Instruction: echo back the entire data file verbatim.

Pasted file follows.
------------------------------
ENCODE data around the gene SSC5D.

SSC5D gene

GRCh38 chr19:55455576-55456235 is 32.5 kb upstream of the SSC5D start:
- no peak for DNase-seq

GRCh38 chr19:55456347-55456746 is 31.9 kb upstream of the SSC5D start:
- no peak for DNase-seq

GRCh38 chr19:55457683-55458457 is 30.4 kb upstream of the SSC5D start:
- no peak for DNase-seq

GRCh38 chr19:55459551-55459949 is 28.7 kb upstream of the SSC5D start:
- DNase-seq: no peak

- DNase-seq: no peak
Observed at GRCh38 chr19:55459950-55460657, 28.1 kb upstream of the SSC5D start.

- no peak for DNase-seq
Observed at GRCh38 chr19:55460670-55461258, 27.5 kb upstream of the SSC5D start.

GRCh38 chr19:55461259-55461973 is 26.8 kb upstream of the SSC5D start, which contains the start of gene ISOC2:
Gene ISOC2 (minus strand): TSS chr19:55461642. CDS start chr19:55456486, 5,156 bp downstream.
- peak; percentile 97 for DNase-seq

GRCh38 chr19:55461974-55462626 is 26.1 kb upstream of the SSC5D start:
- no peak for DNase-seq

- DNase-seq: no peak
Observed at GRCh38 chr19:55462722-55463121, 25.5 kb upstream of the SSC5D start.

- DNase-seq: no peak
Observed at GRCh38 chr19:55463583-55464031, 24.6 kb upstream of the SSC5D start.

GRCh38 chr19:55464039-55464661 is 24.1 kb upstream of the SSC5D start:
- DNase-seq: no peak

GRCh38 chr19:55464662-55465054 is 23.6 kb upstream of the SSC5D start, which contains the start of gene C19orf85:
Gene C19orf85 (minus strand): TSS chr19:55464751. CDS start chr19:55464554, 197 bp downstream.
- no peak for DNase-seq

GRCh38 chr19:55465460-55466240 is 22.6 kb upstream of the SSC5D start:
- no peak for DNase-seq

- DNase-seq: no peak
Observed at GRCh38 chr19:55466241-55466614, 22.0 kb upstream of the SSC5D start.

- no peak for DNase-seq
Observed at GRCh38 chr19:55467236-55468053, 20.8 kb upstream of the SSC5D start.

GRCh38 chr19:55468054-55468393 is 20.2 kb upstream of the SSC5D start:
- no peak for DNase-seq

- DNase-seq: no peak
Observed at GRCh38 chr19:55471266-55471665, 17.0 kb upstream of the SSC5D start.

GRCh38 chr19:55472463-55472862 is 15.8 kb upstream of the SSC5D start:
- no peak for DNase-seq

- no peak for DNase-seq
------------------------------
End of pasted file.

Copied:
ENCODE data around the gene SSC5D.

SSC5D gene

GRCh38 chr19:55455576-55456235 is 32.5 kb upstream of the SSC5D start:
- no peak for DNase-seq

GRCh38 chr19:55456347-55456746 is 31.9 kb upstream of the SSC5D start:
- no peak for DNase-seq

GRCh38 chr19:55457683-55458457 is 30.4 kb upstream of the SSC5D start:
- no peak for DNase-seq

GRCh38 chr19:55459551-55459949 is 28.7 kb upstream of the SSC5D start:
- DNase-seq: no peak

- DNase-seq: no peak
Observed at GRCh38 chr19:55459950-55460657, 28.1 kb upstream of the SSC5D start.

- no peak for DNase-seq
Observed at GRCh38 chr19:55460670-55461258, 27.5 kb upstream of the SSC5D start.

GRCh38 chr19:55461259-55461973 is 26.8 kb upstream of the SSC5D start, which contains the start of gene ISOC2:
Gene ISOC2 (minus strand): TSS chr19:55461642. CDS start chr19:55456486, 5,156 bp downstream.
- peak; percentile 97 for DNase-seq

GRCh38 chr19:55461974-55462626 is 26.1 kb upstream of the SSC5D start:
- no peak for DNase-seq

- DNase-seq: no peak
Observed at GRCh38 chr19:55462722-55463121, 25.5 kb upstream of the SSC5D start.

- DNase-seq: no peak
Observed at GRCh38 chr19:55463583-55464031, 24.6 kb upstream of the SSC5D start.

GRCh38 chr19:55464039-55464661 is 24.1 kb upstream of the SSC5D start:
- DNase-seq: no peak

GRCh38 chr19:55464662-55465054 is 23.6 kb upstream of the SSC5D start, which contains the start of gene C19orf85:
Gene C19orf85 (minus strand): TSS chr19:55464751. CDS start chr19:55464554, 197 bp downstream.
- no peak for DNase-seq

GRCh38 chr19:55465460-55466240 is 22.6 kb upstream of the SSC5D start:
- no peak for DNase-seq

- DNase-seq: no peak
Observed at GRCh38 chr19:55466241-55466614, 22.0 kb upstream of the SSC5D start.

- no peak for DNase-seq
Observed at GRCh38 chr19:55467236-55468053, 20.8 kb upstream of the SSC5D start.

GRCh38 chr19:55468054-55468393 is 20.2 kb upstream of the SSC5D start:
- no peak for DNase-seq

- DNase-seq: no peak
Observed at GRCh38 chr19:55471266-55471665, 17.0 kb upstream of the SSC5D start.

GRCh38 chr19:55472463-55472862 is 15.8 kb upstream of the SSC5D start:
- no peak for DNase-seq

- no peak for DNase-seq